ipsae species habeant nisi per individua subsistere."
 Summa Dialectica, Ouvrages inéd., p. 204.
2. The universal is not a mere word: the word becomes universal by
means of the mode of predication which it assumes on being made part of
a sentence. It is therefore, presumably, the mind which confers
universality, on account of the essential similarity of different
individuals. This thought is not, however,
explicitly enunciated by Abelard: it is merely contained in his
distinction of vox and sermo.
3. The difference of genera and species is founded on a
difference of things: "Diversitas substantim diversitatem generum et
specierum facit." 
 Sum. Dial., Ouvrages inéd., p. 418.
Relation of Philosophy to Theology. In the Introductio ad
Theologiam Abelard lays down certain principles which seem to remove
all distinction between philosophy and theology by reducing the latter
to the level of the former. Faith must be based on reason:
Si enim, cum persuadetur aliud ut credatur, nil est ratione
discutiendum, utrum scilicet credi oporteat vel non, quid restat nisi
ut aeque tam falsa quam vera praedicantibus acquiescamus. 
 Introductio ad Theologiam, col. 2049.
Again, he says: "Nec quia Deus id dixerat creditur, sed quia hoc sic
esse convincitur accipitur,"  a -- a principle which, it is said,
offended St. Bernard's sense of orthodoxy and constituted the real
reason of Abelard's second condemnation.
 Op. cit., col. 1050.
The Credo ut intelligam and the Intelligo ut credam are
equally essential to the Scholastic doctrine of the relation between
philosophy and theology. By neglecting the former altogether, and by
insisting on the latter exclusively, Abelard unduly emphasizes the
rationalistic element in Scholasticism. Like Erigena, he identifies
philosophy with theology. But, while Erigena understood the identity in
one sense, Abelard understands it in another: Erigena's point of view
was that of a mystic; Abelard's point of view is that of a rationalist.
Erigena raised philosophy to identification with theology, because God,
the object of theology, is the only reality, and is therefore the
object of philosophy. Abelard lowers theology to identification with
philosophy, because the principle that in order to believe we must
first understand is by him extended to mean that reason can comprehend
even the mysteries of faith. It was in this
spirit of rationalism that Abelard, according to Otto of Freising,
compared the Holy Trinity to a syllogism. In a similar spirit. he
affirmed the moral precepts of the Gospel to be merely a reformation of
the natural law observed by pagan philosophers, and said and wrote many
things which, though they were not heretical, gave offense by reason of
their total disregard for authority.
We are not here concerned with the theological doctrines for which
Abelard was twice condemned. It is sufficient to note that the sum of
the accusations brought forward by St. Bernard was that Abelard
regarded the Trinity as a mere trinity of names, or, at most, of
Origin of the Universe. Abelard's account of the origin of
things is characterized by necessitarianism and optimism.
Whatever God made, He made necessarily; for, whatever He made is good,
and to say that He could abstain from doing what is good is to accuse
Him of jealousy or of downright malice.  God therefore made everything
that He could make: "Ergo ubi non est velle Dei deest posse,"  and the
world is the best possible world, for the evil which exists is such as
God could not prevent. In a certain sense, however, God created freely,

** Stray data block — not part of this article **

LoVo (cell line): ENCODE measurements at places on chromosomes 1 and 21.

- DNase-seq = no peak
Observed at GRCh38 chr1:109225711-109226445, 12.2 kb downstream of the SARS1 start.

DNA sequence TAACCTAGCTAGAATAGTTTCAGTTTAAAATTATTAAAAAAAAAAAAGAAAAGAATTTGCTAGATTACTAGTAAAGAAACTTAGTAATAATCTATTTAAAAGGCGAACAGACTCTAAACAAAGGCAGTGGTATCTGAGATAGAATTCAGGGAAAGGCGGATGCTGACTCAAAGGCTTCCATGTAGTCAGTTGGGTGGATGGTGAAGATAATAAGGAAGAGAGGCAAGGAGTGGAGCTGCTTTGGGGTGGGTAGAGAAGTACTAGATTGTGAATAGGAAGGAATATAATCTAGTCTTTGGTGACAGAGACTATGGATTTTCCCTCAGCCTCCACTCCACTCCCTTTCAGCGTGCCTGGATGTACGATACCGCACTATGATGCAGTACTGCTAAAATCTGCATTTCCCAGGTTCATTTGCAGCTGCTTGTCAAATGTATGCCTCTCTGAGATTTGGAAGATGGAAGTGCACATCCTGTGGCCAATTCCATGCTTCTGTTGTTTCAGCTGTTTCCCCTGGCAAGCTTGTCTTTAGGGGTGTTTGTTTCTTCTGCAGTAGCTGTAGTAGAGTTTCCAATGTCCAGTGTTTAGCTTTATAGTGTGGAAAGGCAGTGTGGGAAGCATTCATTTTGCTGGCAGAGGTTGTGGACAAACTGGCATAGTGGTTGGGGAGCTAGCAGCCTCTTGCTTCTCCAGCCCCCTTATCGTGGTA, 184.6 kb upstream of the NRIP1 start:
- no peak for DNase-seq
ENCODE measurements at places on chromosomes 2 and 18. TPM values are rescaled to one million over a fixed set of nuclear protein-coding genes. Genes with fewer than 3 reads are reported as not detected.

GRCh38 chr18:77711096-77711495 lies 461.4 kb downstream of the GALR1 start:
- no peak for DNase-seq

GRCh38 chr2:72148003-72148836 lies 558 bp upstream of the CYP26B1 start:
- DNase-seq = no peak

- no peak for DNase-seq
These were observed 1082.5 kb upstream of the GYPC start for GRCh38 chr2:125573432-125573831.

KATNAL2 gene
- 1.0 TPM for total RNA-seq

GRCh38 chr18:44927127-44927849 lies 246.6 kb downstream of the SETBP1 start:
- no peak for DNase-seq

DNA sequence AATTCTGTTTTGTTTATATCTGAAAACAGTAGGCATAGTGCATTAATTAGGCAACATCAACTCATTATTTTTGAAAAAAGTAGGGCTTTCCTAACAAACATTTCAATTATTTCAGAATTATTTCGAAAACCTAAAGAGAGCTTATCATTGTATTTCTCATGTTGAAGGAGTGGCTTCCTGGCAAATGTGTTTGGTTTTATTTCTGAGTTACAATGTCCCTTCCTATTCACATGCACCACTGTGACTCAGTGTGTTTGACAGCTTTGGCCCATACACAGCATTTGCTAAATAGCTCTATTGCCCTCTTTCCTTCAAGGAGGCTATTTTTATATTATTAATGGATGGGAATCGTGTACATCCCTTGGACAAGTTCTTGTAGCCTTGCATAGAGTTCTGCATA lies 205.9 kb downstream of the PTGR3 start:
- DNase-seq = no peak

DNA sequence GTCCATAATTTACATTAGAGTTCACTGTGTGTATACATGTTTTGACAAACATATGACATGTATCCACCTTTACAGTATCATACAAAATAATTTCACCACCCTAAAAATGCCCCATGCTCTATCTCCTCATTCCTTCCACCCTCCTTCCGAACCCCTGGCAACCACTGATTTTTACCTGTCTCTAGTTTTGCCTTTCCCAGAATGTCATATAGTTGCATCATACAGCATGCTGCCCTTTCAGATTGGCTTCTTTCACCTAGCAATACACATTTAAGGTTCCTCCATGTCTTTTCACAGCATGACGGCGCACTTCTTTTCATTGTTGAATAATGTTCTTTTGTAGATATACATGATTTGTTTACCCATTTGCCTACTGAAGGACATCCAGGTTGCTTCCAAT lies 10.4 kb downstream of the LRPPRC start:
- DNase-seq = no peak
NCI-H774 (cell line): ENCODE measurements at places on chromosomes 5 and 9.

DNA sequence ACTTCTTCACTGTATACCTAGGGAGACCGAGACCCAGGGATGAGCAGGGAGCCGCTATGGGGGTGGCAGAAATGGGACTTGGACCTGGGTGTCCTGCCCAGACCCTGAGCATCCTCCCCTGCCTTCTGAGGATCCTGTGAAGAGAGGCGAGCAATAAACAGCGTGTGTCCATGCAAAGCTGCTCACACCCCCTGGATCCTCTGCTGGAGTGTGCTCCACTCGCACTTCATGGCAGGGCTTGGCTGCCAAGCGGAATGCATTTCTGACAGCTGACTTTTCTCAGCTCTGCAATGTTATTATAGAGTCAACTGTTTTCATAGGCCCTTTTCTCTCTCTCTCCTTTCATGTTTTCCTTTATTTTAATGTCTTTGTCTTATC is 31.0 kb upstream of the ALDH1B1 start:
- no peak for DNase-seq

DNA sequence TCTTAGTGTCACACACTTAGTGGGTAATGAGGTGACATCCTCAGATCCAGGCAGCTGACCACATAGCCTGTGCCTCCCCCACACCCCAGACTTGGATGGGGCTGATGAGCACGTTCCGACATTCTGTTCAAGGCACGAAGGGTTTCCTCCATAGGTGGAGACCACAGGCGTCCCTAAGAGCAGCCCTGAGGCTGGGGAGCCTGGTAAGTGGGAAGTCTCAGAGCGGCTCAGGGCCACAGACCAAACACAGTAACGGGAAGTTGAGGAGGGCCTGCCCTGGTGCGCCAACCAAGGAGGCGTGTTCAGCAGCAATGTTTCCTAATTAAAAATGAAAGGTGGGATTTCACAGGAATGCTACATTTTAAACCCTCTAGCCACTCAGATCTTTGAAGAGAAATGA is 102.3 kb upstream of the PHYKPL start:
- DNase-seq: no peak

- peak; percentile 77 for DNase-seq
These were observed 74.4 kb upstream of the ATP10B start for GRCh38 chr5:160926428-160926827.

because in the act of creation He was constrained by no external agent
but only by His own nature. 
 Theologia Christiana, Lib. V, col. 2324.
Psychological Doctrines. The soul, although in itself simple and
spiritual, yet, inasmuch as it is included in the body, is corporeal.
For this reason Abelard  says that all creatures are corporeal; the
angels, because they are circumscribed by place, and the human soul
because it is included in the body. The soul is the principle of life:
it makes the body to be what it is.
 Cf. op. cit., coll. 1329-1330.
 Introd. ad Theol., Lib. III, Cap. 6.
Abelard speaks of free judgment (liberum arbitrium) rather than
of free will. Judgment is free because there is no
compulsion, and freedom consists in the power to act or abstain from
 Introd. ad Theol., Lib. III, Cap. 7.
Ethical Doctrines. In his ethical treatise  Abelard
distinguishes between vitium, peccatum, and mala actio.
Vitium is the inclination to sin, -- "id quo ad peccandum proni
efficimur, hoc est ad consentiendum ei quod non convenit."
Peccatum is not mere mala voluntas: it is "contemptus
Dei, sive consensus in eo quod credimus propter Deum dimittendum."
Mala actio is the external act, the opus peccati, which
is not, properly speaking (that is, formally), a sin at all, but merely
the matter of sin.
 Ethica, Cap. 3.
From this distinction it follows that all external actions are, in
themselves, morally indifferent: it is the intention that causes them
to be good or evil: "Opera omnia in se indifferentia, nec nisi pro
intentione agentis bona vel mala dicenda sunt."  God looks not to the
deed, but to the intention, and He punishes the intention rather than
the act, -- "non enim Deus ex damno, sed ex contemptu offendi
potest." Finally, where ignorance blinds or force coerces there is no
sin, sin being essentially something contrary to conscience: "Non est
peccatum nisi contra conscientiam."  Conscience must, therefore, be
our guide, since it corresponds to the external norms of conduct.
 Op. cit., Cap. 7.
Historical Position. Abelard was acknowledged to be the foremost
dialectician of an age in which dialectic was cultivated as it never
has been cultivated since. "Huic soli," says an epitaph, written by a
contemporary, "patuit scibile quidquid erat." He appeared in the
twelfth century like a brilliant comet which dazzled for a moment but
failed to shed permanent light. His was a highly gifted mind, but it
was a mind whose prominent quality was brilliancy rather than
profundity. He discussed many questions but exhausted none. His career,
however, brought out the many-sidedness of the Scholastic movement, by
exhibiting in exaggerated form the rationalistic element of
Scholasticism. Abelard was condemned, not because he advocated the
rights of reason, nor because he applied dialectic to the discussion of
the Trinity, -- St. Augustine had done this without incurring reproach,
-- but because of the extravagant claims which he urged on behalf of
reason, and because of the heresy into which he fell in his discussion
of the Trinitarian mystery. 
 Op. cit., Cap. 13.
 The work De Generibus et Speciebus which Cousin includes
among Abelard's works was written, according to Ritter, by Joscelin
(Gauslenus) of Soissons (bishop of Soissons from 1122 to 1151), of
whom John of Salisbury makes mention in his Metalogicus (II,
17). Ritter's conjecture is not, however, accepted by Stöckl and
others, who are content with assigning the treatise in question to some
writer belonging to the first half of the twelfth century. The author
of the treatise is equally opposed to nominalism and to that form of
realism which maintains the physical unity of that which corresponds to